Where we’re at: I’m recapping my travels in 2019, including this trip to Portland, Maine in May.
When I first started daydreaming about my trip to Acadia National Park, I pictured vast wilderness, rugged views, and remote campsites. What I didn’t imagine? That I’d fall so hard for the picturesque town that acts as the year-round gateway to all of Mount Desert Island: Bar Harbor.
My high school bestie Liz and I’s three night trip to Acadia was tacked on to a conference I keynoted in Portland, and thus we did not quite realize at first how cold the first weekend of May can be in Northern Maine. When a glance at a weather chart scrapped all plans of tent camping, we started to orient our plans towards a more off-season friendly experience.
Where To Stay in Bar Harbor
Our next accommodation idea, trailer camping, seemed ambitious but viable for a while but got scrapped at the last second — a story for the next roundup post — leaving us scrambling. We totally lucked out, in my opinion, when we booked The Badger’s Cottage, an insanely charming and perfectly located Airbnb right around the corner from the epicenter of town.
I know Airbnb can get a bad rap in the travel world but this was a feel good story — the owner was a young, native Bar Harbian who’s work as a carpenter kept him afloat. But converting the downstairs of his dream house into two traveler-haven Airbnbs and the upstairs into his bachelor pad allowed him to be a homeowner and second business owner, too.
When we realized that our second night in the cottage, Angie and Rachel were going to be in the area for one night, we invited them to crash with us. The pullout couch was perfect.
There was even a hand-built fire-pit and bocce ball court outside! While I’d been determined to use both, our days were packed and the evenings were simply frigid. I guess that’s something to go back for.
Can’t find the right Airbnb in high season? We also noted that the Acadia Hotel, which we peeked in the lobby of, was primely location and more modern than most.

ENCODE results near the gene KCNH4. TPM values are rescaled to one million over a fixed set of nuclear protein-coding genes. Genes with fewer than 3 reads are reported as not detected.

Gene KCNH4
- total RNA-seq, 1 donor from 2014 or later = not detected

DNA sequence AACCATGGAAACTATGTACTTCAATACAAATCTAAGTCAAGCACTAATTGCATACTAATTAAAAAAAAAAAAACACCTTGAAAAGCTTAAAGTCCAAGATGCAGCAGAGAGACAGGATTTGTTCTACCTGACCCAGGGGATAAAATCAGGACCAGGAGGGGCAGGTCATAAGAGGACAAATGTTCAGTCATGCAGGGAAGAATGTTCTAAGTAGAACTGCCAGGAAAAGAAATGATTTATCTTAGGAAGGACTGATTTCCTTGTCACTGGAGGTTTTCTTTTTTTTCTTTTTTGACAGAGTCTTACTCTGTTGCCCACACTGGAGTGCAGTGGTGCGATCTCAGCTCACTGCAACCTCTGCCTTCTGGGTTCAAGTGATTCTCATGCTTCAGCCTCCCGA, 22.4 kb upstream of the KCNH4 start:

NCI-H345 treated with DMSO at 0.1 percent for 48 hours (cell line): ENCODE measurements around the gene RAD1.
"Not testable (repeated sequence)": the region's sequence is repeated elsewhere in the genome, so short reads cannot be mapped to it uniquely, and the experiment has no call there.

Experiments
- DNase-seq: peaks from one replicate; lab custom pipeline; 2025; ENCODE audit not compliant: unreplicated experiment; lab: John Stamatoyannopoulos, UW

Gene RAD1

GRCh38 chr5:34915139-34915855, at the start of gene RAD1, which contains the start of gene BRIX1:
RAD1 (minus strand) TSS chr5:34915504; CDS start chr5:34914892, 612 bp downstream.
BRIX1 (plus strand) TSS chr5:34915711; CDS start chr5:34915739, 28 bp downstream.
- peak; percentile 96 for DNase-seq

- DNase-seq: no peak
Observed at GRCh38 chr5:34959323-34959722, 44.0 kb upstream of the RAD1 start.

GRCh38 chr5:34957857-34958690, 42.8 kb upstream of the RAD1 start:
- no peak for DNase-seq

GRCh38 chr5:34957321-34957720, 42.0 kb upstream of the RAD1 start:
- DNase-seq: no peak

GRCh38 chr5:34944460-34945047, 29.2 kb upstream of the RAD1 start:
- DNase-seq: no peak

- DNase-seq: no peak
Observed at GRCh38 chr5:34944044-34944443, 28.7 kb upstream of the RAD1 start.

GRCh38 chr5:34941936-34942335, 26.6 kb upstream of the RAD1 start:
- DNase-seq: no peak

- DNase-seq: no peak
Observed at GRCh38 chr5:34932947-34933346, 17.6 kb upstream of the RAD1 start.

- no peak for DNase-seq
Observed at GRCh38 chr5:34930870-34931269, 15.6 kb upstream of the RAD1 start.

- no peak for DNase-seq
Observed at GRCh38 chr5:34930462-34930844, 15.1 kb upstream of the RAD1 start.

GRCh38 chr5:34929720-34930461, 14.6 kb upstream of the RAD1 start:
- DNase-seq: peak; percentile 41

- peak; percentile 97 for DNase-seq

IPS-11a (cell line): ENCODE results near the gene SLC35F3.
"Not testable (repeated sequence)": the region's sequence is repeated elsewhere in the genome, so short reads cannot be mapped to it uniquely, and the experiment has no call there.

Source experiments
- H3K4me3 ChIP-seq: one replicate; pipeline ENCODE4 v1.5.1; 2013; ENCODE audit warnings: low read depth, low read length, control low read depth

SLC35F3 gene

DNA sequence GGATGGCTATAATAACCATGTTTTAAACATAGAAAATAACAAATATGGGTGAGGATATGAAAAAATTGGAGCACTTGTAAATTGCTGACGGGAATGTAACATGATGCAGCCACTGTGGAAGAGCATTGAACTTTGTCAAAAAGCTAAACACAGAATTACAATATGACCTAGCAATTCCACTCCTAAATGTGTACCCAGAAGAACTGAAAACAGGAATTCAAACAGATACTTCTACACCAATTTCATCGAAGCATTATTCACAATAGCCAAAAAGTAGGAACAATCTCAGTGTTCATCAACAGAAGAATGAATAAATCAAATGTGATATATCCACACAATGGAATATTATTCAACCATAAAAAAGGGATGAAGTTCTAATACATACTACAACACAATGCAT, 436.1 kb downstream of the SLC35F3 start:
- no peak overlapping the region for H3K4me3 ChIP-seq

What To Do in Bar Harbor
Much of the appear of Bar Harbor is in what surrounds it — the Northeast’s first National Park. Stay tuned for a post coming up on Acadia!
Yet Bar Harbor has its own charms. Bar Harbor reminded me very much of Oak Bluffs, where my family has a home and happy place in Martha’s Vineyard — and so I liked it instantly. It’s obviously a seasonal town and some of the businesses were just starting to crack open their doors, while more still remained shuttered. Still, the establishments that we did visit were extremely friendly and eager for business — a huge benefit to traveling in the early shoulder season!
Outside of the quaint urban charms, the borders of Bar Harbor are beautiful. We walked one morning to the Bar Harbor Land Bridge, which allows you to explore a nearby island if you time the tides right, and the Bar Harbor Shore Path, where we lapped up views and ogled impressive homes.
One of the many similarities with Oak Bluffs? The amount of ice cream parlors! And no, we did not let the cold temperatures stop us from imbibing. I actually kind of geeked out when I saw Ben & Bill’s Emporium, which I would have sworn was a Martha’s Vineyard original. Our favorite of the trip was Mount Desert Ice Cream, which I’d also tried in Portland but which was born right here in Bar Harbor, and which had many vegan flavors for Liz to enjoy.
And candy lovers, don’t feel left out: needless to say, there’s a handmade gourmet chocolate shop too in The Chocolate Moose Bar Harbor (where we were sad to learn that realistically this was the only moose we were going to see on this trip — the proprietor told us the best places to spot them are several hours north.)
Where To Eat in Bar Harbor
Much of our dining plan in Bar Harbor was dictated by what was open. We arrived in town on what we were delighted to realize was Cinco de Mayo, and so made a festive b-line for Jalapenos, decent join Mexican with a lively local’s vibe. The next day we had lunch at the touristy but jovial Geddy’s, where the decor was kitschy and the service fantastic, and when Angie and Rae joined us we headed to the hip Side Street Cafe, a fun spot for a girl’s night.
Nightlight in Bar Harbor
Needless to say, Bar Harbor isn’t much of a bar-hopping town — the nightlife around here consists mostly of stargazing. While I’m sure there are some great dives to get down in, our trip was decidedly low-key. Our evening highlights were sunset from Grant Park followed by microwave smore’s and a roaring fire courtesy of Netflix.
Between the movie selection that reminded me of my own hometown indie theater The Spectrum, the local art shows in the lobby, the make-your-own pizza and local beer and wine delivered to your personal couch, and the website featuring frequently asked questions and frequently asked stupid questions, I was pretty much obsessed.
DO NOT TRUST THE GENERAL INTERNET TO GIVE YOU CORRECT FILMS OR SHOWTIMES!
THEY ARE – MORE OFTEN THAN NOT – COMPLETELY WRONG.
We took a gamble on Woman At War, a delightfully quirky and activism inspiring Icelandic film that I never would have seen had I not been so eager to experience Reel Pizza. And Liz was thrilled with the menu — they had not just vegan cheese but also gluten free crusts.
On my list for next time? A trip back to Reel Pizza (duh), but as a movie lover I wouldn’t mind also checking out The Criterion Theatre, one of only two Art Deco theaters in the state of Maine built in 1932 and today showing blockbuster hits.
Because one thing’s for sure. There will absolutely be a next time.